Jefferson’s Reserve is one of the three “Very Small Batch” offerings from McLain & Kyne (of Castle Brands). It seems that by “Very Small Batch” they mean it’s the product of only eight to twelve barrels, but this is the only time I’ve seen the term used with the “very” modifier.
From what I’ve been able to glean from a few minuted of research, JR is (or was originally) produced at the same place as Willett’s, nearby Heaven Hill. The pricing and name-checking of a particularly gentlemanly President demonstrate the producers’ intentions of placing this bourbon firmly in the super-premium category.
– Made by McLain & Kyne
– 90.2 proof
Jefferson’s Reserve comes in a very simple, refined bottle, marked by its lack of a front or back paper label. The front sports the brand name in a flowing script intended to mark the distinguished nature of the bourbon within and perhaps to conjure the former President’s spirit. Below this is a small image of Monticello, again recalling Jefferson’s grand style of living to which we might aspire. The only other text on the bottle is “Very Old / Kentucky Straight Bourbon Whisky / Very Small Batch.”
First of all note the use of “Very” to modify both “Old” and “Small” – as I mentioned earlier, “Very Small Batch” might be a brand-associative term for McLain & Kyne, but also applying it to “Old” just seem gauche in a way which Jefferson himself would never approve. It also seems that Jefferson’s Reserve once did have a distinct age statement (15 years), but they’ve ditched that in recent years. Likely they’re using barrels from a number of different year now to meet the flavor profile, but the average age is likely not far from 15 I would guess.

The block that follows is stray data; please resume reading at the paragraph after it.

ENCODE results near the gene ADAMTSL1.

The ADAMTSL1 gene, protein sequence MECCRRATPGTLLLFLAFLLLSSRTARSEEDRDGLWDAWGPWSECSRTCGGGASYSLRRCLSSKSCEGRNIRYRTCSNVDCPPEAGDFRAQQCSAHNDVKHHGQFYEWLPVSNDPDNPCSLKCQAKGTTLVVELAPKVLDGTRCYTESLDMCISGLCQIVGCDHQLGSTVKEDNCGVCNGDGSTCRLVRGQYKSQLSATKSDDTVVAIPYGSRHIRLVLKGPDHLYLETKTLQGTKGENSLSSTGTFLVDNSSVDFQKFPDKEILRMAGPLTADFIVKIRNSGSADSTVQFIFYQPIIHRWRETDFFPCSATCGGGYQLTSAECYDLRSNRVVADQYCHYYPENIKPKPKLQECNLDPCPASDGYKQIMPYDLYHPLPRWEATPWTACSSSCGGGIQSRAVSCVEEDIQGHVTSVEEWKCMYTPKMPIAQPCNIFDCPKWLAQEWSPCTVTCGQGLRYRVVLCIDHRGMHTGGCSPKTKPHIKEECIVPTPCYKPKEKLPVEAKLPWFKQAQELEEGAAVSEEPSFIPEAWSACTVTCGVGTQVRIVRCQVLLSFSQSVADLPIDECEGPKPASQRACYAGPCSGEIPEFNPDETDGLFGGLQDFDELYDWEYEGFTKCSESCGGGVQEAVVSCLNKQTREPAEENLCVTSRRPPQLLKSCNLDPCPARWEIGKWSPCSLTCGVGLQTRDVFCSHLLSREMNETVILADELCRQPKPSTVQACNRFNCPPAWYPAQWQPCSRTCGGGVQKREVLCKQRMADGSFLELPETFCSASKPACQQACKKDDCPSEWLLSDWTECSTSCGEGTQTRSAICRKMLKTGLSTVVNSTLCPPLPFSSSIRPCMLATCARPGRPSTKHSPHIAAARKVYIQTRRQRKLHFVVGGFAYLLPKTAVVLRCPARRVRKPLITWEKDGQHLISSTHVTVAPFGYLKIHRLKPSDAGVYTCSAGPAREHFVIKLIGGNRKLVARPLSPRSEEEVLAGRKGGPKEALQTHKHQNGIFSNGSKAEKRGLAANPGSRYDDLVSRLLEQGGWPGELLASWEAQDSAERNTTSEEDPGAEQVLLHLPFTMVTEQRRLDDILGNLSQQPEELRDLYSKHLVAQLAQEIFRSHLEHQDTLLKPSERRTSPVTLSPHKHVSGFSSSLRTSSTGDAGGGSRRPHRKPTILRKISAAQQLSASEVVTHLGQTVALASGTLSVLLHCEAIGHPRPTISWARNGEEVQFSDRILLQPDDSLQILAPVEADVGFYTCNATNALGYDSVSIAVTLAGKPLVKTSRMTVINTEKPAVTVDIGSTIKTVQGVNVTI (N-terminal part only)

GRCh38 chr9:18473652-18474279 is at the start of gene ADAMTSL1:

Secondly, note that they use “Whisky” instead of the more common spelling (for bourbon) “Whiskey”. This seems to be another distinguishing mark meant to connect the bourbon to an older tradition than its competitors. A subtle move; or as McL. & K. might put it, Very Subtle.
Jefferson’s Reserve has a quiet, but pleasant aroma to it. I was able to pick out strains of raisins and dried summer grass. This is not something that will jump out at you as soon as you open the bottle, but it comes in time.
On the palate, JR is equally quiet. Starting with unsweet sensations of vanilla and grass, these quickly dissipate into a very clean finish, but not before a quick, sharp spark of tobacco comes and goes.
I’m surprised not to be tasting more wood, considering how old this is supposed to be. That’s a commendable trait – often it seems that in a rush to compete with scotch, bourbons are over-aged and become too woody.
If you’re looking for depth of flavor and complexity, Jefferson’s reserve is not for you. If you’re looking for subtle flavors and the air of something Very Refined, have a go at it. For this price point, make sure you’ve had a number of other bourbons first, however. I think there are a few other options lower on the price scale that would fit into a similar tasting category.